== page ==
Report & Order Summary
The Covered List. The Covered List currently includes telecommunications equipment produced by Chinese manufacturing companies Huawei Technologies Company (Huawei) and ZTE Corporation (ZTE); video surveillance and telecommunications equipment produced by Hytera Communications Corporation, Hangzhou Hikvision Digital Technology Company, and Dahua Technology Company, to the extent it is used for the purpose of public safety, security of government facilities, physical security surveillance of critical infrastructure, and other national security purposes; and information security products and services supplied by the Russian company AO Kaspersky Lab.
Changes to the FCC’s Equipment Authorization Rules. The FCC adopts a new rule that “covered” equipment identified on the Covered List will no longer be eligible for equipment authorization. This prohibition includes equipment that would have been subject to the FCC’s certification or Supplier’s Declaration of Conformity (“SDoC”) procedures for equipment authorization. (¶¶ 45-47)
New Certification Requirements. All applicants using the certification process for equipment authorization must now 1) provide a written and signed attestation that, as of the date the applicant submits the information, the equipment is not prohibited from receiving an equipment authorization, and 2) indicate whether the applicant is an entity identified on the Covered List with respect to “covered” equipment. Applicants must also identify and provide contact information for an agent for service of process with a U.S. physical and mailing address. (¶¶ 48-71)
New SDoC Requirements. Any equipment produced by Covered List entities will be subject to the FCC’s certification process and can no longer be authorized under the SDoC process. All applicants using the SDoC process must now maintain record of a written and signed certification that, as of the date of first importation or marketing, the equipment at issue is not produced by any entity that is identified on the Covered List as producing “covered” equipment. (¶¶ 72-83)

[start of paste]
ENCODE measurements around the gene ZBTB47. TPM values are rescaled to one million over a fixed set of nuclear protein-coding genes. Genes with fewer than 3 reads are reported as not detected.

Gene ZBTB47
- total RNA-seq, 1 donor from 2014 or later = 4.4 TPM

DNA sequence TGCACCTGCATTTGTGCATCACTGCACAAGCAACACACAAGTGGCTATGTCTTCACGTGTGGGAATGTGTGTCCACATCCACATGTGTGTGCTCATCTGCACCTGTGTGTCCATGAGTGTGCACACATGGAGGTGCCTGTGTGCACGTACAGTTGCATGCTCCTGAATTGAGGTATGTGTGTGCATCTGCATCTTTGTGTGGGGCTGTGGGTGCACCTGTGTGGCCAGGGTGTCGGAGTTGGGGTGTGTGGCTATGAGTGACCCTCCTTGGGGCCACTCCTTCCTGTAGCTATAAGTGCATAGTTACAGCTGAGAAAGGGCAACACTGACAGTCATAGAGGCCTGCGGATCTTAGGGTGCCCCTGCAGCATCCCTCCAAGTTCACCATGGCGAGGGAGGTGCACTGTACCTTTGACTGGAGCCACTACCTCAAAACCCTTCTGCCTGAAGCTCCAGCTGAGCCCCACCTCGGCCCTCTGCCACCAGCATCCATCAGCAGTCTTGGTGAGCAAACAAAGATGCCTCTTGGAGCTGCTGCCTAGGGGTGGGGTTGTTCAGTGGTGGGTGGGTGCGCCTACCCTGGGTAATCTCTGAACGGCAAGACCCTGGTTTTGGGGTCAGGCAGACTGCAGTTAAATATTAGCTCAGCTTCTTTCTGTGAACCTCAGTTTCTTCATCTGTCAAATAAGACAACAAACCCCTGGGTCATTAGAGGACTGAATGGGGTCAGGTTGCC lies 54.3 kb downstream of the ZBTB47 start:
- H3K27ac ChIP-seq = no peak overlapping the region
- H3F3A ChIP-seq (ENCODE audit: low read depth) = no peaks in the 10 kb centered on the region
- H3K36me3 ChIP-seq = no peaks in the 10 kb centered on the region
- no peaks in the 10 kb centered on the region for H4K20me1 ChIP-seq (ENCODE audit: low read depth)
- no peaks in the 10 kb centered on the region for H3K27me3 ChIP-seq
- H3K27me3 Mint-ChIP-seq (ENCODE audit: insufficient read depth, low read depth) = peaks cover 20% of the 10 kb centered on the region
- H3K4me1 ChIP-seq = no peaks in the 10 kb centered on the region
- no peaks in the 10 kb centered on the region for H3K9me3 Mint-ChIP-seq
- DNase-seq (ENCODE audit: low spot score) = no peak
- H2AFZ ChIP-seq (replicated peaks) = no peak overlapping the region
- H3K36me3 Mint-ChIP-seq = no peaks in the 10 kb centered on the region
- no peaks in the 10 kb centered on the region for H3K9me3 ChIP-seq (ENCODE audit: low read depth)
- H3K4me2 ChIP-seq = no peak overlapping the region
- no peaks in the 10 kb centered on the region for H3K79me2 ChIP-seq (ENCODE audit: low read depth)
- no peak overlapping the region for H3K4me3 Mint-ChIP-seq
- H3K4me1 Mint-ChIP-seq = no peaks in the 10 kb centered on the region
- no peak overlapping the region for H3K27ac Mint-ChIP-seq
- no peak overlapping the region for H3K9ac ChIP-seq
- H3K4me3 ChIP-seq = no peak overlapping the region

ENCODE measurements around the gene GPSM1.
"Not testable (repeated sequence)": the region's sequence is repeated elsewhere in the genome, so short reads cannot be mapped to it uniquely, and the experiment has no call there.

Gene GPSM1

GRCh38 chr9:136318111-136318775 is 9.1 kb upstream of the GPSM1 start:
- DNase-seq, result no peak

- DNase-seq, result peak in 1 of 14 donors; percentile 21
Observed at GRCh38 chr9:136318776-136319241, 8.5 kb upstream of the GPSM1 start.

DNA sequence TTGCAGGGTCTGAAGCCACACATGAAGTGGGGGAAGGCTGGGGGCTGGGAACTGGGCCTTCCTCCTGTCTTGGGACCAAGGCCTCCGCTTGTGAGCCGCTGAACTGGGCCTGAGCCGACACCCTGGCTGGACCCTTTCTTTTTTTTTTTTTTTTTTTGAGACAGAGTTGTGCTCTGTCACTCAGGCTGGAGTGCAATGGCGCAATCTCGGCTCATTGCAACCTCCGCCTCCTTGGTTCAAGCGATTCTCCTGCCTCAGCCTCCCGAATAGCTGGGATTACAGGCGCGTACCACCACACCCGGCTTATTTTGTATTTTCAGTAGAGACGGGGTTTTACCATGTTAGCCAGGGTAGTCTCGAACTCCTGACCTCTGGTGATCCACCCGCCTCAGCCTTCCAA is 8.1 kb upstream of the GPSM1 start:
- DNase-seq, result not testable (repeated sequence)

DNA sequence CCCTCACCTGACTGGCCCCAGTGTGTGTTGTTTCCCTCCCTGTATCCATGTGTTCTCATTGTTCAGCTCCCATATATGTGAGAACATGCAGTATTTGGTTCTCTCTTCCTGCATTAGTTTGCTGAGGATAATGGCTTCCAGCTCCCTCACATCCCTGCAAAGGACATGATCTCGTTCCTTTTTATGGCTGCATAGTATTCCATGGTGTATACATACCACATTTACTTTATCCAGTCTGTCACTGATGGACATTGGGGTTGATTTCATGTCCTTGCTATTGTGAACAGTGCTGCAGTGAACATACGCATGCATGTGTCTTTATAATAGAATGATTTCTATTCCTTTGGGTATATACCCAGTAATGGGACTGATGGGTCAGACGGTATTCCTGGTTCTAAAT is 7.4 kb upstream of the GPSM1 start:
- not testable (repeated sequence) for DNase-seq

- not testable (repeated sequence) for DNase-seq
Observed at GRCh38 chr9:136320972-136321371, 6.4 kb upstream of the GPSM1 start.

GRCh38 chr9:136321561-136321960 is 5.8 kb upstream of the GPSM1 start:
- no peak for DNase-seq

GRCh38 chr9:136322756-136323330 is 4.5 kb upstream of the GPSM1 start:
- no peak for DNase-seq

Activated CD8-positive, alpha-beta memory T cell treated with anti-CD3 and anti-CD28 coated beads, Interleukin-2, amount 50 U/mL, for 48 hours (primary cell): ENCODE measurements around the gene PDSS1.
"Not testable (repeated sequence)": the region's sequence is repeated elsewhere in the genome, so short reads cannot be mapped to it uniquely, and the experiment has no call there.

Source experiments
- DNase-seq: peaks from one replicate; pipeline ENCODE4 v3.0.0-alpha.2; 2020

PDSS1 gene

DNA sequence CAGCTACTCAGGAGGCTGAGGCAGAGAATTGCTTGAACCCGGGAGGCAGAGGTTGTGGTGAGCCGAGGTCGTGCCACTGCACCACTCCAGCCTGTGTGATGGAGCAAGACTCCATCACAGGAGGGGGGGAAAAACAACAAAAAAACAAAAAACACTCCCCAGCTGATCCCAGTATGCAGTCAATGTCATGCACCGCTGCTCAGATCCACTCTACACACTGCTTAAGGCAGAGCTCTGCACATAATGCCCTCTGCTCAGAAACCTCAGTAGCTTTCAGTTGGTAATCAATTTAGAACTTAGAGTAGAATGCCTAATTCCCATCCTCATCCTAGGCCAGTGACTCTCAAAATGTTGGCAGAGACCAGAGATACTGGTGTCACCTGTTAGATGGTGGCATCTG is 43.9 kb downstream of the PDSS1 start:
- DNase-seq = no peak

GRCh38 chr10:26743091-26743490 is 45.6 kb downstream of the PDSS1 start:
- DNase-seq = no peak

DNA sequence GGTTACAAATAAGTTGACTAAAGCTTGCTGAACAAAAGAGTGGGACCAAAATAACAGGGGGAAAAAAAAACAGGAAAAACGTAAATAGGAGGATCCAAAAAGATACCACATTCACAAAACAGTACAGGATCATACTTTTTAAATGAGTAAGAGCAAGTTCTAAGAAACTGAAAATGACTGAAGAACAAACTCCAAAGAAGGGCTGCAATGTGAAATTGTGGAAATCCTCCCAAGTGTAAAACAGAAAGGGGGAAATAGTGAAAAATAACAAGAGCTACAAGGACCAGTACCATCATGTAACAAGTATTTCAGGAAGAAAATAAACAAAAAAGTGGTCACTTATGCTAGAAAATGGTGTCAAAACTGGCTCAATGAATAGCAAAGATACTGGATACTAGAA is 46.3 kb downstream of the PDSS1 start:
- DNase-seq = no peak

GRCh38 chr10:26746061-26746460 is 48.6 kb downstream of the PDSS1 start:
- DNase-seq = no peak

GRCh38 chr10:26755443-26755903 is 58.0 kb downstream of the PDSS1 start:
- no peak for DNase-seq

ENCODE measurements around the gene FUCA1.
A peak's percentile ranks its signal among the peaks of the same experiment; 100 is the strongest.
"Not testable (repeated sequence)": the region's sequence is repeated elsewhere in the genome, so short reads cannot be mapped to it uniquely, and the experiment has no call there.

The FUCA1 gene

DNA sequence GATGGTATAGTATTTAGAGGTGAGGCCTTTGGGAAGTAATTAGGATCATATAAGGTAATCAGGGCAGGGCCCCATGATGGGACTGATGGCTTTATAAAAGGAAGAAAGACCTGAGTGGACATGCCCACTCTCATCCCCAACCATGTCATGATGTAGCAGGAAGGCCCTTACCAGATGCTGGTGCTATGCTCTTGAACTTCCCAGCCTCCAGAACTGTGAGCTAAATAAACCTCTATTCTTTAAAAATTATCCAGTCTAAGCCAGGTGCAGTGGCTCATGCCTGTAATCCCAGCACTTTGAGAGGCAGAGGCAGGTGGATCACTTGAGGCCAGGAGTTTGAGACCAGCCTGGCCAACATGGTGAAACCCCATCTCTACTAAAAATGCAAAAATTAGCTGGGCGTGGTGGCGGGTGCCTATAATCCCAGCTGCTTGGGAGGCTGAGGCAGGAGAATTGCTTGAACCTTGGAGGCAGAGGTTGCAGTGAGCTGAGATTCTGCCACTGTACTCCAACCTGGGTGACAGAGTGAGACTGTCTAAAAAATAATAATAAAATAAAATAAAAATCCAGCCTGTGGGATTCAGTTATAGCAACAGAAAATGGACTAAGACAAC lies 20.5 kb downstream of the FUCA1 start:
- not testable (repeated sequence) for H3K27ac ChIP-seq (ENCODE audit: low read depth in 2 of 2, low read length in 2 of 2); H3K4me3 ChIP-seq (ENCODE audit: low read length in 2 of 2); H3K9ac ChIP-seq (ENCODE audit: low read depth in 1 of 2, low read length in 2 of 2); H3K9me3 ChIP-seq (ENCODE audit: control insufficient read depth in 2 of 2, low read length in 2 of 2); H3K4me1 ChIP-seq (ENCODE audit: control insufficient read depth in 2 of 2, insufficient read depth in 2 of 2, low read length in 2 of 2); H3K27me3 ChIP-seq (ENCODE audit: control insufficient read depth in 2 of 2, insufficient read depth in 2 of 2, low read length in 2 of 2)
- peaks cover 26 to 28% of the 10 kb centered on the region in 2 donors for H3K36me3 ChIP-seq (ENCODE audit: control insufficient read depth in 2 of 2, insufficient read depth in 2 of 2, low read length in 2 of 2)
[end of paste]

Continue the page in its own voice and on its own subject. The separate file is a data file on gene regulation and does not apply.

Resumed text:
Changes to Exempt Equipment. Certain unlicensed RF devices are currently exempt from demonstrating compliance under either the certification or SDoC procedures – this exemption will no longer apply to “covered” communications equipment. (¶¶ 97-100)
Applicability. The FCC specifies that covered equipment may include consumer premises equipment including handsets and Internet of Things devices, “insofar as these devices incorporate electronic components, could enable users to originate and receive high quality voice, data, graphics, and video telecommunications with connection speeds of at least 200 kbps in either direction, and may be the end points of most broadband networks which makes them part of the network.” (¶ 201). The FCC precludes white label or rebranded equipment from the Covered List companies from obtaining equipment authorizations. (¶ 188)
Effective Date. The FCC adopts an interim freeze, effective immediately and to be in place until the new rules become effective, on further processing or granting of equipment authorization applications for Covered List equipment. The revised FCC rules will take effect on the date of publication in the Federal Register, apart from those rules requiring new or modified information collection requirements that require review of the Office of Management and Budget.
Further Notice of Proposed Rulemaking (FNPRM) Summary
The FCC seeks further comment on additional proposed revisions to the FCC’s equipment authorization regime to address national security risk. Comments on the FNPRM will be due 30 days after Federal Register publication, with reply comments due 60 days after Federal Register publication.